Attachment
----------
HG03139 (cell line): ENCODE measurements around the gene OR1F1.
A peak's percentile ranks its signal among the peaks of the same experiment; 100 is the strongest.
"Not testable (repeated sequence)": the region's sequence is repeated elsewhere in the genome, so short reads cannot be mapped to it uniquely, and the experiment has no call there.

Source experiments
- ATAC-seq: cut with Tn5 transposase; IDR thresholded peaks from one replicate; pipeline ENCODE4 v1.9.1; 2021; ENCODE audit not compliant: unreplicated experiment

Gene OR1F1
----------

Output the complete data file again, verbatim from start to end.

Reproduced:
HG03139 (cell line): ENCODE measurements around the gene OR1F1.
A peak's percentile ranks its signal among the peaks of the same experiment; 100 is the strongest.
"Not testable (repeated sequence)": the region's sequence is repeated elsewhere in the genome, so short reads cannot be mapped to it uniquely, and the experiment has no call there.

Source experiments
- ATAC-seq: cut with Tn5 transposase; IDR thresholded peaks from one replicate; pipeline ENCODE4 v1.9.1; 2021; ENCODE audit not compliant: unreplicated experiment

Gene OR1F1